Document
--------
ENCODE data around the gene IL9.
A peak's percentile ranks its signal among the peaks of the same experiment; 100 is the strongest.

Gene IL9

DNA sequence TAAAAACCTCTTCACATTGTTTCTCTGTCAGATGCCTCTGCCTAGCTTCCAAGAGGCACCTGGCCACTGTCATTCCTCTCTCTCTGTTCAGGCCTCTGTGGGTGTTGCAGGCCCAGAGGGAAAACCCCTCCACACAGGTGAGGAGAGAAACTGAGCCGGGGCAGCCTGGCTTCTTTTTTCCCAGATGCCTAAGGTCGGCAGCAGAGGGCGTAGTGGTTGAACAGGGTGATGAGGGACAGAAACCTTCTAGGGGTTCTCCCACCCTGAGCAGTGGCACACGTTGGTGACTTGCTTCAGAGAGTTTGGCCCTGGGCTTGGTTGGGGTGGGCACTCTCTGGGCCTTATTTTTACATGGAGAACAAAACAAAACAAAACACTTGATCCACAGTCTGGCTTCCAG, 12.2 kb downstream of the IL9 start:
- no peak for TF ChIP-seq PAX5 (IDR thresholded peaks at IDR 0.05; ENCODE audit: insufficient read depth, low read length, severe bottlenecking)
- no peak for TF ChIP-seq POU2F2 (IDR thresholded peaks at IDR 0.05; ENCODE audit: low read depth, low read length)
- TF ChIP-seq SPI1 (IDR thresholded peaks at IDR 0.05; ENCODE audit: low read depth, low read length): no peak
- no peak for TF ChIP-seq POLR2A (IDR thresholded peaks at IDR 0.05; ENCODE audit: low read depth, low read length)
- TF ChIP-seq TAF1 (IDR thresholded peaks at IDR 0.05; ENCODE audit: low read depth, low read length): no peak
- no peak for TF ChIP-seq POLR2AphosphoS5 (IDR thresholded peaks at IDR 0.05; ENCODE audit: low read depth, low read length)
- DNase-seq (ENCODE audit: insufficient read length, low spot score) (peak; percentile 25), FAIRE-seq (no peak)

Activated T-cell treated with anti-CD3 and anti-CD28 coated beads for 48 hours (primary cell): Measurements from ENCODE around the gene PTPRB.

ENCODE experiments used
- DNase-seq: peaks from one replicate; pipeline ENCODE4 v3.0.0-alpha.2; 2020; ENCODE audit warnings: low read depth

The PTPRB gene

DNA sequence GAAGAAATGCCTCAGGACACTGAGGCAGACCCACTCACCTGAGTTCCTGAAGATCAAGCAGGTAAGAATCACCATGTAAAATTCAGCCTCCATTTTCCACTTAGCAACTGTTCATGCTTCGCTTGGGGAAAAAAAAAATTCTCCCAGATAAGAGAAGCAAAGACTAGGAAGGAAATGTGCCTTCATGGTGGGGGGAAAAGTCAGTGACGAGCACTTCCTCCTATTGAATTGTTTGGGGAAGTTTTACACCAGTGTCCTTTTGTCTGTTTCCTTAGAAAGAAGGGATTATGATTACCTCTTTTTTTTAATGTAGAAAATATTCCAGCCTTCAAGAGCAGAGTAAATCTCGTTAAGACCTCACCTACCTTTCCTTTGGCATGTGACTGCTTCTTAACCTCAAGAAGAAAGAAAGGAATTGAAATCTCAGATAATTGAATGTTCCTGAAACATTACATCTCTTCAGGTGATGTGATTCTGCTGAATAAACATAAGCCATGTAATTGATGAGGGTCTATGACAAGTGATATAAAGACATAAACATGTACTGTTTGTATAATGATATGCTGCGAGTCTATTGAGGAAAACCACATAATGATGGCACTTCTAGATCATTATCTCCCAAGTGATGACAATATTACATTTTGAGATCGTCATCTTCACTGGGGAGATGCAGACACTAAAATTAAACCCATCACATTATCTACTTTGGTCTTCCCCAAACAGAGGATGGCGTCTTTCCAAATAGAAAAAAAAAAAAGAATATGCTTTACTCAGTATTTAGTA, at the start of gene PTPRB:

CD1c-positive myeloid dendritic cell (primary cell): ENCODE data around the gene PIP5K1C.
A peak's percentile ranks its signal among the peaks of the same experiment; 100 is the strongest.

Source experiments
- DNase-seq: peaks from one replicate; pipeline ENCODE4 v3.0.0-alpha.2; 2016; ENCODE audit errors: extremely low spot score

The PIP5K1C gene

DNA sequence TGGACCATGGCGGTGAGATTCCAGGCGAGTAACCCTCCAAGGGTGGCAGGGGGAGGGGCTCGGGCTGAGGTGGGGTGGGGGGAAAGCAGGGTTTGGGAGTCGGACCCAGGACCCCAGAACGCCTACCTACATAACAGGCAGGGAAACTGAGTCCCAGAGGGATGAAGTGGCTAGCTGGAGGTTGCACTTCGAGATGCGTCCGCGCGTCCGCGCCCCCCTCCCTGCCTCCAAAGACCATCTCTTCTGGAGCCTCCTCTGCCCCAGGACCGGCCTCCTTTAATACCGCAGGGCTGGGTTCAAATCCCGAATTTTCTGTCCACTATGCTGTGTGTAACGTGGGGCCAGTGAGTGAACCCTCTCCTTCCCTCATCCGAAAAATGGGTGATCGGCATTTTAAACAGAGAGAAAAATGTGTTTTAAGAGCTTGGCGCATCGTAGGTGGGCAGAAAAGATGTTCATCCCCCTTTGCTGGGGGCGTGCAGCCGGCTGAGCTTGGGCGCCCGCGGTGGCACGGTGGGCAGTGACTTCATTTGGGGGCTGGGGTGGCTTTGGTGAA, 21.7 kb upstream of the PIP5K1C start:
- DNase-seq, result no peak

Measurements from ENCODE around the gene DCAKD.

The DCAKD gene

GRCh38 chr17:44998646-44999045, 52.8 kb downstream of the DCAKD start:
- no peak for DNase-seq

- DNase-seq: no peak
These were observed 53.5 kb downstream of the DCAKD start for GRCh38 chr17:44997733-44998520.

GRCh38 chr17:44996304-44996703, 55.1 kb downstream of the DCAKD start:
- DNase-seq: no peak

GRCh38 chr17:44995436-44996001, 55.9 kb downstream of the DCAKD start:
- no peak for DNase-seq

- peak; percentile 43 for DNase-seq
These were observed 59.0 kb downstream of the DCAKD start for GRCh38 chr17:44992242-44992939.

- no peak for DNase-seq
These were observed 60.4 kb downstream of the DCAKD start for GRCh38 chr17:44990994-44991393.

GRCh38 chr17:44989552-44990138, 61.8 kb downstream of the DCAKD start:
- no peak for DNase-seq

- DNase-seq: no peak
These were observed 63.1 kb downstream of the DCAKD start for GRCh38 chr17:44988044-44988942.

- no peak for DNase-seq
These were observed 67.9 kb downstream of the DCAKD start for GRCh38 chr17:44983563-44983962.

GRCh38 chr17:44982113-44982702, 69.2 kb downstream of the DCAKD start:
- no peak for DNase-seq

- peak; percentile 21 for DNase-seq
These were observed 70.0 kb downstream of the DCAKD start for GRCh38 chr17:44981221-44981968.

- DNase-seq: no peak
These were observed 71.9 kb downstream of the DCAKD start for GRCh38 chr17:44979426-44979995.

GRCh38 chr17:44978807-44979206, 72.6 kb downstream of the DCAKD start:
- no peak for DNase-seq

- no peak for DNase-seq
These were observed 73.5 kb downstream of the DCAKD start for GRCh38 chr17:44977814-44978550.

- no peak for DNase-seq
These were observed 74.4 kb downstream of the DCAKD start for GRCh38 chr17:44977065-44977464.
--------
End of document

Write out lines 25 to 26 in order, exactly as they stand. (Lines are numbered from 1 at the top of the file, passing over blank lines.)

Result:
The DCAKD gene

GRCh38 chr17:44998646-44999045, 52.8 kb downstream of the DCAKD start: